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Dr. Shaji Kumar - Phase II trial of single-agent MLN9708 in patients with relapsed MM not refractory to bortezomib

Shaji K. Kumar, MD
Professor of Medicine, Consultant
Division of Hematology
Mayo Clinic, Rochester, MN, USA

12.17.13

Program: Oral and Poster Abstracts
Session: 653. Myeloma: Therapy, excluding Transplantation: Poster I

Saturday, December 7, 2013, 5:30 PM-7:30 PM, Hall G (Ernest N. Morial Convention Center)

Shaji K Kumar, MD1, Vivek Roy, M.D.2, Craig Reeder, MD3, Betsy R. LaPlant4*, Martha Q Lacy, MD1, Morie A Gertz, MD, MACP1, Kristina Laumann4*, Melanie Ann Thompson1*, Thomas E Witzig, MD1*, Francis K Buadi, MD1, Candido E. Rivera, MD2, Joseph R. Mikhael, MD5, Peter Leif Bergsagel, MD6, Lisa Hwa, RN, CNP1*, S. Vincent Rajkumar, MD1 and Angela Dispenzieri, MD1

1Division of Hematology, Mayo Clinic, Rochester, MN
2Hematology and Oncology, Mayo Clinic, Jacksonville, FL
3Hematology and Oncology, Mayo Clinic, Phoenix, AZ
4Division of Biostatistics, Mayo Clinic, Rochester, MN
5Hematology and Oncology, Mayo Clinic, Scottsdale, AZ
6Division of Hematology and Oncology, Mayo Clinic, Scottsdale, AZ

Background: Proteasome inhibitors have become an important part of myeloma therapy along with the IMiDS, but both approved drugs require parenteral administration. An orally bioavailable proteasome inhibitor will significantly enhance the ability to incorporate this class of drugs in majority of patients, and increase the ability to develop oral combinations. MLN9708 is an orally bioavailable proteasome inhibitor, that has been shown to have activity in relapsed MM, and in combination with lenalidomide has been effective for newly diagnosed MM. However, the vast majority of patients in the prior trial had relapsed after bortezomib or was refractory to bortezomib. We designed this trial to evaluate the single agent activity of MLN9708 in patients with limited exposure to bortezomib who were not refractory to that agent.

Patients and methods: We designed a phase 2 trial of MLN9708, used a single agent, in patients with relapsed myeloma who had received none or less than 6 cycles of a bortezomib based regimen as part of their prior treatment. MLN9708 was given at a flat dose of 5.5 mg once weekly for three out of four weeks. Dexamethasone (20 mg on the day of and the day after MLN) was added for lack of a minor response by end of Cycle 2 or lack of a partial response by end of Cycle 4 or if there was disease progression at any time. Responses were assessed by the IMWG criteria and toxicity was graded using the CTCAE v4.0. The primary endpoint of this study is the proportion of confirmed responses with single agent MLN9708.

Results: Thirty-three patients were enrolled, and one patient was considered ineligible and excluded from all analysis. The median age was 69 years and 53% were male. The median duration from diagnosis was 57 mos (range 14 mos to 12.3 years) and patients had a median of 2 prior therapies (range 1-7). Prior therapies included IMiDs (88%), bortezomib (28%) and stem cell transplant (59%). At the time of data cutoff, 75% of patients had not progressed and all but 2 (94%) were alive, with a median follow up of 7 months. Nearly half (47%) are still on therapy; reasons for drug discontinuation were disease progression (8), refusal (5) and adverse event (3) . Overall, 184 cycles of treatment were delivered, with a dose reduction required for 15 (8%) cycles. A grade 3 or 4 adverse event considered at least possibly related to drug was seen in 18 (56%) and 6 (19%) patients, respectively; there were no deaths on study. The most common adverse events observed included thrombocytopenia, fatigue, nausea, and diarrhea. Peripheral neuropathy possibly related to the drug was seen in 6 patients (grade 1) and 2 patients (grade 2), respectively.  Dexamethasone was initiated in 19 (59%) patients, 16 for not reaching the desired response and 3 for progression. Response (>=PR) to single agent was seen in 5 patients within 4 cycles of therapy including 3 patients with PR and 2 patients with a stringent CR. Six additional patients who had either an MR (2) or SD (4) achieved a PR after addition of dexamethasone, translating to an overall response rate of 34% (11/32). The median event free survival was 12.4 months and 6 month overall survival was 96%. The patient disposition by addition of dexamethasone is shown in the figure.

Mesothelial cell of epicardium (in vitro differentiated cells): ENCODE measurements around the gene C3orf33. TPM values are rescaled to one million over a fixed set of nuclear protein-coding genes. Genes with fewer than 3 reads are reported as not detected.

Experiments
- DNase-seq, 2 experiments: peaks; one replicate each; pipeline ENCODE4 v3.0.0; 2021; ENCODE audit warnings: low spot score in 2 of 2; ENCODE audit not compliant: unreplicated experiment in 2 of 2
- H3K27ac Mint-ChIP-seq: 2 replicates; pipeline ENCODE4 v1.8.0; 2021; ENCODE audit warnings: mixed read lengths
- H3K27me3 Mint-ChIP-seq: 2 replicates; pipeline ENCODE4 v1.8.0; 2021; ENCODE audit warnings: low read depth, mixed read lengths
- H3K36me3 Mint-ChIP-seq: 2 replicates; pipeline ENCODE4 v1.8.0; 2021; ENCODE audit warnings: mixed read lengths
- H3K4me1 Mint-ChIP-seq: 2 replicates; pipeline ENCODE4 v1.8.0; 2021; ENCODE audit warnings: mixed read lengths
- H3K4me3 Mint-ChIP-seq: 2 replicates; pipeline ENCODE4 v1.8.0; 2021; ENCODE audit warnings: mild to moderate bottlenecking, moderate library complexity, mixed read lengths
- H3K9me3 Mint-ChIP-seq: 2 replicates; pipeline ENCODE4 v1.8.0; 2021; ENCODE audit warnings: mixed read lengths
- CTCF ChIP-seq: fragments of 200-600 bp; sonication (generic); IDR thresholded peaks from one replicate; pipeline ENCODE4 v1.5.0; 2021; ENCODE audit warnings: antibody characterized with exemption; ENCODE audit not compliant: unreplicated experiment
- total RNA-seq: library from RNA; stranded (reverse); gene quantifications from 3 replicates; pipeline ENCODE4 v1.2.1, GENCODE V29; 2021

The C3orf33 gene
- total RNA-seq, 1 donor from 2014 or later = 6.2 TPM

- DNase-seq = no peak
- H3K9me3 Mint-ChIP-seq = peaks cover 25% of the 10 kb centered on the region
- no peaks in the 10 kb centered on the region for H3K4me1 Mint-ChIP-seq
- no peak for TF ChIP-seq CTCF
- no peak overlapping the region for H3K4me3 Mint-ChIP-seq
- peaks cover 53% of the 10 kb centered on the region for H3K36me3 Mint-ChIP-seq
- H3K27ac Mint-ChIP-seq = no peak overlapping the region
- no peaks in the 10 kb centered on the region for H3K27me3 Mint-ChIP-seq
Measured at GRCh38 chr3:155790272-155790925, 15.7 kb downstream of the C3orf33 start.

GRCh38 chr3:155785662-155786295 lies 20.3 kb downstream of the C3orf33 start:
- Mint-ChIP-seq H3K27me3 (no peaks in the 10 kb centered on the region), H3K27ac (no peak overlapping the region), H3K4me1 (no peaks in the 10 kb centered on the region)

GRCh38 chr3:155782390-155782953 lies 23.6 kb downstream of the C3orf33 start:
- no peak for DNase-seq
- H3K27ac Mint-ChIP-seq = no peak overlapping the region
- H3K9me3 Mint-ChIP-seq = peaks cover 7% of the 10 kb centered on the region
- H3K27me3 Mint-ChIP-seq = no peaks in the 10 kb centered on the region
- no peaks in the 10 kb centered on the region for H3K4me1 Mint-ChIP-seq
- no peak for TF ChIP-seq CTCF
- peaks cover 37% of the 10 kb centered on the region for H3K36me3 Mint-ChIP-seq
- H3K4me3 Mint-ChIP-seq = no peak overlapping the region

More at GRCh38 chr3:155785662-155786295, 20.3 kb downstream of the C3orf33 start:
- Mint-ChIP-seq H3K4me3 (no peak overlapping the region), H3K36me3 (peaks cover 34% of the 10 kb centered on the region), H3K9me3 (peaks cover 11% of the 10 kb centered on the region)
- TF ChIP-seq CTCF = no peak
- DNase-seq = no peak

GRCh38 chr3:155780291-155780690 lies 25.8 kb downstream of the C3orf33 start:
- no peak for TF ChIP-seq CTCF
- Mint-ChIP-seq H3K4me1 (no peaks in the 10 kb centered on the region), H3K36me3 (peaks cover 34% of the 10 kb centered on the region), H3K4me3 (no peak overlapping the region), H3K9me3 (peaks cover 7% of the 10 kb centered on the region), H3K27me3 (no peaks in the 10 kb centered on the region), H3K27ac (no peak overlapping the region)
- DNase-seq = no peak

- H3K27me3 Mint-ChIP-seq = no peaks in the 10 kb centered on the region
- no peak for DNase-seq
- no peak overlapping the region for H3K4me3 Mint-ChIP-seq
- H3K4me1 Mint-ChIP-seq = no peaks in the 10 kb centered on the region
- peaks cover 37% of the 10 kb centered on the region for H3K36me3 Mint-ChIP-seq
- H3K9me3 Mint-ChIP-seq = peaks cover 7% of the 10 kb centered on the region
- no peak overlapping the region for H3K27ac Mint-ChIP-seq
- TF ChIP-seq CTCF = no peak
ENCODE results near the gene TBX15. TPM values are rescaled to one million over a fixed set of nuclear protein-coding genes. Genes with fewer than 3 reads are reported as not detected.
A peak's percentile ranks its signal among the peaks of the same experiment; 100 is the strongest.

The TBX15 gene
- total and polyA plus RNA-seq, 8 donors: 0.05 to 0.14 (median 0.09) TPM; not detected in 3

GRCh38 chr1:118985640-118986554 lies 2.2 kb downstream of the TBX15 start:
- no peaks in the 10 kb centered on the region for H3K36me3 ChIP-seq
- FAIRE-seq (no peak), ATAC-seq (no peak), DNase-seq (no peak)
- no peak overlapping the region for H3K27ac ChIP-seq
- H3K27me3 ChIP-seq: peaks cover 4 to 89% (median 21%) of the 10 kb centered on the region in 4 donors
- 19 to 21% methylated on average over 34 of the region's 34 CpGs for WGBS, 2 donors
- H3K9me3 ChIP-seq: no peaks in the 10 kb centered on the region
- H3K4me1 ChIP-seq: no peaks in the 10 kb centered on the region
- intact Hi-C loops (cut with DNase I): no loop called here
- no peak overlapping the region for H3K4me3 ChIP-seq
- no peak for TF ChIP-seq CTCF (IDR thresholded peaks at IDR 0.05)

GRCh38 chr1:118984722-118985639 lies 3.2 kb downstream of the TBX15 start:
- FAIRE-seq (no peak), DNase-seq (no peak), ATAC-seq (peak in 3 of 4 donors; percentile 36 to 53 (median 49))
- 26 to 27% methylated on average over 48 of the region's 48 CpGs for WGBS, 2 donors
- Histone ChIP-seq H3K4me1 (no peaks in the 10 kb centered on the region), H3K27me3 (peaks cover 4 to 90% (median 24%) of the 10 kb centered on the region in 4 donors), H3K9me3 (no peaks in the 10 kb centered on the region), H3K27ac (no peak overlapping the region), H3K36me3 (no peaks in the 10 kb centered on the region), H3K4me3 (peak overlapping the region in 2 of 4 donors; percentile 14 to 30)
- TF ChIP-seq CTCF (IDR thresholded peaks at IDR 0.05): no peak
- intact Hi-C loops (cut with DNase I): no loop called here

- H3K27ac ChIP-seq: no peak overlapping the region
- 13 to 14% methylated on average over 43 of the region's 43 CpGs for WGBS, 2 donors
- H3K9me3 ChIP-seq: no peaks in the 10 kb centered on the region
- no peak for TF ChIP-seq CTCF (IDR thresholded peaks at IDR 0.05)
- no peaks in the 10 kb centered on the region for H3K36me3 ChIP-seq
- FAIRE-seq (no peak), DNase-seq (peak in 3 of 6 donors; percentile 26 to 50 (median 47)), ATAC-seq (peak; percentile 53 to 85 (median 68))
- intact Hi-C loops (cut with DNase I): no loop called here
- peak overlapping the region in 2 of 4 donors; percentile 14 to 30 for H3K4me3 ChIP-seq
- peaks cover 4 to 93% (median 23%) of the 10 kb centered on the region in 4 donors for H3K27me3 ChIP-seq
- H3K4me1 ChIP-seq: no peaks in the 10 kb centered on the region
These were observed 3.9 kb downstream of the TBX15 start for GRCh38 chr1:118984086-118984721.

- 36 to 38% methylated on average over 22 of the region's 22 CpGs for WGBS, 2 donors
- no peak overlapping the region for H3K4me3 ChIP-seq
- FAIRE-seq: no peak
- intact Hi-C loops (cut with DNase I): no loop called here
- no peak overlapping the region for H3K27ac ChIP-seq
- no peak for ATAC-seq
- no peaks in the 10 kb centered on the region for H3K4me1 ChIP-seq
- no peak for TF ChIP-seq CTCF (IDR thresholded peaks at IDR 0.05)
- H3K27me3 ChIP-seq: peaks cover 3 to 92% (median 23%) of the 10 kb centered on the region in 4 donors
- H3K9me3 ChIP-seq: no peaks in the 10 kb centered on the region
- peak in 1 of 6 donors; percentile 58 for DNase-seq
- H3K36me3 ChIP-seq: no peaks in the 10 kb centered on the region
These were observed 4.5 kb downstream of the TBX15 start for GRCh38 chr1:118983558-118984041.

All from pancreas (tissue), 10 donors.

Conclusions: MLN9708 as a single agent results in a 16% PR or better after 4 cycles of therapy. RR improved to 34% with the addition of dexamethasone in patients not responding to single agent MLN9708. This includes 2 patients with a sCR on single agent MLN9708.  We anticipate the response rate and response depth to improve with nearly half of the patients still remaining on therapy.


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